Elisa Monte Dance on its 38th Season at The Flea Theater
Elisa Monte Dance 38th Season at The Flea Theater
May 9 - 12 at The Flea Theater | 20 Thomas Street
More information and tickets HERE
“One of the things I liked working with Elisa as a dancer was the extreme range,” Tiffany Rea-Fisher, Artistic Director of Elisa Monte Dance since 2016, explains. “It never looked like the same piece to different music.”
The company’s 38th season at The Flea Theater reflects an ongoing commitment to growing its dancers to meet new challenges. The program will feature a world premiere of And Then They Were, an excerpt from a work in progress entitled H.E.R., and a solo from The Best Self Project, all choreographed by Rea-Fisher, as well as Dreamtime, a 1986 repertory piece by Elisa Monte. No two pieces are quite alike. From an ethereal dream to a toe-tapping rhythm, EMD transports the audience across diverse moods. “There’s something for everyone,” Rea-Fisher says.
JoVonna Parks performs a solo from The Best Self Project set to text by Anohni, the English-born singer, composer, and visual artist. The work explores the feminization of deities and the innate womanly nature of the earth’s cycles. Fiercely focused, Parks’ movement is at times regal and at others unguarded. Rea-Fisher clarifies that the piece is not necessarily political and is certainly not intended to divide, despite its themes of gender. “Sometimes you can just say what you are saying without it being against anyone else,” she affirms.
Monte visited the rehearsal at Dance Theatre of Harlem to give notes on Dreamtime. She was inspired to make the work after witnessing an otherworldly performance of Australian Aboriginal dance in downtown Manhattan on the dunes that preceded the South Street Seaport development. “They came walking up and over the dunes, just appearing to all of us lying on the sand,” she recounts. “It was incredible.” She dove deep into researching the culture. Dreamtime, a dizzying composition of weaving lines, tosses a soloist in and out of reality. Monte elaborates, “The Aborigines believed that dream time is as important and real as the waking day. I was investigating that.”
In juxtaposition to the rigorous counting of Dreamtime, And Then They Were feels like dropping into cool water. A reaction to a chaotic modern world, the piece seeks to calm a harried mind. “I’m a why person — why are we doing this?” Rea-Fisher says. “Right now I feel there is a lot of frustration. So let’s take it to another plane: what does it feel to escape this?” Accompanied by Bang on a Can’s ambient music, dancers float through lifts and land in long stillnesses. Two dancers en pointe suspend an airy turn before collapsing loosely into their partners’ arms. The group falls in and out of unison, cued only by a sense of internal timing.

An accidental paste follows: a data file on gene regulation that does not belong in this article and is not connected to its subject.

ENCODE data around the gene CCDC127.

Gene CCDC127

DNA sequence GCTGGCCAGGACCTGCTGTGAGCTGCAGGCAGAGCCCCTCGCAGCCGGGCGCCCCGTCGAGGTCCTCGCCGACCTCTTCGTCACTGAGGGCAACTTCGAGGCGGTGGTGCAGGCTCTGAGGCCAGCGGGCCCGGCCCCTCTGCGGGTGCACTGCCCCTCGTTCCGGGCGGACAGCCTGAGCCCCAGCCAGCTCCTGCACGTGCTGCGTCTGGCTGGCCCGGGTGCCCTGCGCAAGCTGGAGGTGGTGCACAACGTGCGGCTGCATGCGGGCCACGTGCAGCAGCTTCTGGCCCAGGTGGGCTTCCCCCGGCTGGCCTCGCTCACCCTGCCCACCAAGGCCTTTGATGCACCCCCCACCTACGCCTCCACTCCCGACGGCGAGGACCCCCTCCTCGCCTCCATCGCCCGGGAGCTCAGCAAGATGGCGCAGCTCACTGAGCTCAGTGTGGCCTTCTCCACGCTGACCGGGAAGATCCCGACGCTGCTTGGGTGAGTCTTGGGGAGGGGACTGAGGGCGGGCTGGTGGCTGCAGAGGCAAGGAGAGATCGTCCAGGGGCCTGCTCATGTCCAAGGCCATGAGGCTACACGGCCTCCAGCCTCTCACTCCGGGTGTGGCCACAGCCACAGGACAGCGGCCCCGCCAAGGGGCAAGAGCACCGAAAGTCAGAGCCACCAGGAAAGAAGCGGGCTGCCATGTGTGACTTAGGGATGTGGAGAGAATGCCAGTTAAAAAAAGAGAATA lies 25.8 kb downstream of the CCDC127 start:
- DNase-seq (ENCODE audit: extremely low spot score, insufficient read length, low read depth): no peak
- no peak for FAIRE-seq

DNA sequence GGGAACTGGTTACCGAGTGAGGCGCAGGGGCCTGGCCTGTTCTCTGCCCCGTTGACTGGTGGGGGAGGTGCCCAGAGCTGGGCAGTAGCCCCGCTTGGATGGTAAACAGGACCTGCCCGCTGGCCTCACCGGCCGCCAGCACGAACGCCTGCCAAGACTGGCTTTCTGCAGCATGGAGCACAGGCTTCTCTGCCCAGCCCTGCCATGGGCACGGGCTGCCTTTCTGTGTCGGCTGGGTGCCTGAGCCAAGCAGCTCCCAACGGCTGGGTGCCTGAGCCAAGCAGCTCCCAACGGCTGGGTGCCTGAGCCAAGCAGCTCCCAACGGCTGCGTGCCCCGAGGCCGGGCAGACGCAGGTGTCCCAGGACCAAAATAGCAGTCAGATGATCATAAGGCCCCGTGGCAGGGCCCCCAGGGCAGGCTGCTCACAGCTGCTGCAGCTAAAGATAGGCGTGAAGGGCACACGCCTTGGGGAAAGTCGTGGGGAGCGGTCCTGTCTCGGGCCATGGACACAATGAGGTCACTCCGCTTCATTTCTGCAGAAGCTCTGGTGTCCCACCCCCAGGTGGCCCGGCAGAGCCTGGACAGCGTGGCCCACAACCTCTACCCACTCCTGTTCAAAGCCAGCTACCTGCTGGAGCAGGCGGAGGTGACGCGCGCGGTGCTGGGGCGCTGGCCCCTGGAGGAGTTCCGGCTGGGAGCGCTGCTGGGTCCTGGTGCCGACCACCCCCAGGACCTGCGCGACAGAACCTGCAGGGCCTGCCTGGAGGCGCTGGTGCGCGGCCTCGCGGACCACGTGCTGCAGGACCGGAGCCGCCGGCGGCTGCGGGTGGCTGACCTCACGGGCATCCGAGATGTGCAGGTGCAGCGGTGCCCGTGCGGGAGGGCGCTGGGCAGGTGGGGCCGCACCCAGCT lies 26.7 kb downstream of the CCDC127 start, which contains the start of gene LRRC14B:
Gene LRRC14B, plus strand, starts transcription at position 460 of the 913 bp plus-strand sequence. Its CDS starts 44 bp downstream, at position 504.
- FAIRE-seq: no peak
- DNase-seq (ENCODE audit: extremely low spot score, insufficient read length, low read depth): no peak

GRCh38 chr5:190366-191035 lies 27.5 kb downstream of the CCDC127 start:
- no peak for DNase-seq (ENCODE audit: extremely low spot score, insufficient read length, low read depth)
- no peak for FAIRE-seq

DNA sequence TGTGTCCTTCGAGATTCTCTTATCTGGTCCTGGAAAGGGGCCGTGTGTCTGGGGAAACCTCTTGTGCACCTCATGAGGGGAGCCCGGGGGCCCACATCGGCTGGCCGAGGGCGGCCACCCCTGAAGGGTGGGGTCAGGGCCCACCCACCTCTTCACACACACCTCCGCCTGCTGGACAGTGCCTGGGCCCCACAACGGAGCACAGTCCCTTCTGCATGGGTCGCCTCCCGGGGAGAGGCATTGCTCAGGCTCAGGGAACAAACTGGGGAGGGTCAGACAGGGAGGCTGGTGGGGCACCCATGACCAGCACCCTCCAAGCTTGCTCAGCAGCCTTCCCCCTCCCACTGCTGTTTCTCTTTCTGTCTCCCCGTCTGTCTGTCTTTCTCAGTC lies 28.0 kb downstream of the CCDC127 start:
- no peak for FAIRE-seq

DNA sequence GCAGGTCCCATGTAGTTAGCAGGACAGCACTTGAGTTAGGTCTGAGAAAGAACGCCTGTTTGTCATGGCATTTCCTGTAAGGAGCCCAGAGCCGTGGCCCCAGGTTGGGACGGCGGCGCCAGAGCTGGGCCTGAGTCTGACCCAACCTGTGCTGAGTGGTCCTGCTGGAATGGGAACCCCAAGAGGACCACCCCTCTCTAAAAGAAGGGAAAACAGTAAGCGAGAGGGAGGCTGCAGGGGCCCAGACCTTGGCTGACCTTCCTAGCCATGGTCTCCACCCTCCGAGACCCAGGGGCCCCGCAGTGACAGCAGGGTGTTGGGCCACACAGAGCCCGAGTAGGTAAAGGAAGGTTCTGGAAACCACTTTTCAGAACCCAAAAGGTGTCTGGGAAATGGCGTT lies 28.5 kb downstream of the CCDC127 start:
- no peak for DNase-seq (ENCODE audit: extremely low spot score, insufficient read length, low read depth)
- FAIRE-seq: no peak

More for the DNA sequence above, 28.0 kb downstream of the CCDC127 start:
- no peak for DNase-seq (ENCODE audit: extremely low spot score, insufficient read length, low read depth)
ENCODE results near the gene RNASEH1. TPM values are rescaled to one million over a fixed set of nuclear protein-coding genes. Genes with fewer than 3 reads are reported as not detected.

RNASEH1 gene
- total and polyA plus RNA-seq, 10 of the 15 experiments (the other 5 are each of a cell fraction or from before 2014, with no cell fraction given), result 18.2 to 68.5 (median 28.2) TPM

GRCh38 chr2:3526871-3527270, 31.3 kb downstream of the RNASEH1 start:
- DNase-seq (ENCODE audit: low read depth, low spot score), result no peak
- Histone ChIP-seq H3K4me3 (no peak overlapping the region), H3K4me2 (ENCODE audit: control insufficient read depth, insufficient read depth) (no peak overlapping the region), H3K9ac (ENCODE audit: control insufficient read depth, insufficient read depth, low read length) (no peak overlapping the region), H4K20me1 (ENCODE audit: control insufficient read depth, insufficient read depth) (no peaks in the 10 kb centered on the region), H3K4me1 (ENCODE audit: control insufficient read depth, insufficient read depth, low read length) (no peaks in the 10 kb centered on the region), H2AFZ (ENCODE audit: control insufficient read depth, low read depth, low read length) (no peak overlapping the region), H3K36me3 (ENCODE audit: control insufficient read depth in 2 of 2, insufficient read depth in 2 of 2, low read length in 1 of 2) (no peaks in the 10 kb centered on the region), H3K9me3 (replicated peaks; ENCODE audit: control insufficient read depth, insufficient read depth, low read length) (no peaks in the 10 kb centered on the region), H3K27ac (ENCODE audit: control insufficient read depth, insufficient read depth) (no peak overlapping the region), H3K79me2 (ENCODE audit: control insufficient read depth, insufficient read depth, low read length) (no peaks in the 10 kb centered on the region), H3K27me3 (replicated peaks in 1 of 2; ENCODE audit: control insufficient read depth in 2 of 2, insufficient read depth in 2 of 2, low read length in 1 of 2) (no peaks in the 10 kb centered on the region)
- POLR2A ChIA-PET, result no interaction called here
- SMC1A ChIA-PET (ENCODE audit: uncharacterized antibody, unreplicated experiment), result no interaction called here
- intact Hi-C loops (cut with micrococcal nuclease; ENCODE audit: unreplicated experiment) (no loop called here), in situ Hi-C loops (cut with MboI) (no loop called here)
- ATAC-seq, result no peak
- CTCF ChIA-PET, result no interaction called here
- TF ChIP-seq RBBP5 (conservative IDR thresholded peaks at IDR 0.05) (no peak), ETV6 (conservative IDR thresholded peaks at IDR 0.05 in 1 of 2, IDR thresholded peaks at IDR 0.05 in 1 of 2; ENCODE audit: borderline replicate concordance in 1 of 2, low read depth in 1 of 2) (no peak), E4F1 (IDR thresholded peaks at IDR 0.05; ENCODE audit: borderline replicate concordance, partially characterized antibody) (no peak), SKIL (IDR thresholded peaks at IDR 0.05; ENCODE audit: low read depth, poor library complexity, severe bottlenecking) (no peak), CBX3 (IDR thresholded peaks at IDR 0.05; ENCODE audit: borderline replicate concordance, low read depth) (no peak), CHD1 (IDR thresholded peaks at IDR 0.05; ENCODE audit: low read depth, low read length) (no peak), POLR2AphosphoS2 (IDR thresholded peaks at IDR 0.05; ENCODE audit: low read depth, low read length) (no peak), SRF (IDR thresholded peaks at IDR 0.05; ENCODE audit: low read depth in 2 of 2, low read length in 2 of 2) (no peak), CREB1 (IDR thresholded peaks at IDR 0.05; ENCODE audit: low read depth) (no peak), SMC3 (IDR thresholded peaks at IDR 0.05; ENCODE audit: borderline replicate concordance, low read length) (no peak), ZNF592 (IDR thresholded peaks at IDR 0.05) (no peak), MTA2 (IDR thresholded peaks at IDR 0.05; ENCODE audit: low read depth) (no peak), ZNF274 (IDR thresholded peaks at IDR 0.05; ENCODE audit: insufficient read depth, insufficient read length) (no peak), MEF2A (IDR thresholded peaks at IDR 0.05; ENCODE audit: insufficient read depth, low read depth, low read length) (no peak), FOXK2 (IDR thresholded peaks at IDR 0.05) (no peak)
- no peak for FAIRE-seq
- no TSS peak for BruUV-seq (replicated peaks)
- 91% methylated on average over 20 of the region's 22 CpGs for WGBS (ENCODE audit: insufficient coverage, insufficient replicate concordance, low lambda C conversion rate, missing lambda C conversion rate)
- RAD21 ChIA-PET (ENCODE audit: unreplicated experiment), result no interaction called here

With the audience experience in central focus, Rea-Fisher explains how And Then They Were functions as a necessary palate cleanser. “When I was building the program, I realized we were missing pure beauty. It doesn’t mean that it’s trite or flippant, but there is something aesthetically pleasing that washes over you. I feel that is the escape we need to get back to our shared humanity,” she says.
The final piece of the season emerged from an exploration of three black, queer female playwrights from the Harlem Renaissance. H.E.R., still in progress and to be presented in full in 2020, is an escape to their time, well before we had modern language around marginalized identities. Learning about their careers made Rea-Fisher consider the profound act of making courageous choices as an individual. “What does a movement look like before it reaches critical mass?” she asks, “I think it’s making audacious choices every day, and you find your tribe.”
To capture both the energy of ragtime and a uniquely feminine experience, she collaborated with musician Twelve45 for an original composition that drives the action onstage. “I wanted to fill the stage with women,” Rea-Fisher notes. “I wanted ladies in the 1920s, with all the push and pull. We don’t feel one thing as women — depending on your experience, there’s so much to navigate.”
When the dancers finish, drenched in sweat and catching their breath, their faces wear wide smiles. This blend of satiety and vibrancy is a little of what Rea-Fisher hopes the audience walks out with. She sums it up, “I want them to be mindful, I want them to be at peace, I want them to be energized. Then take that energy and go out into the world.”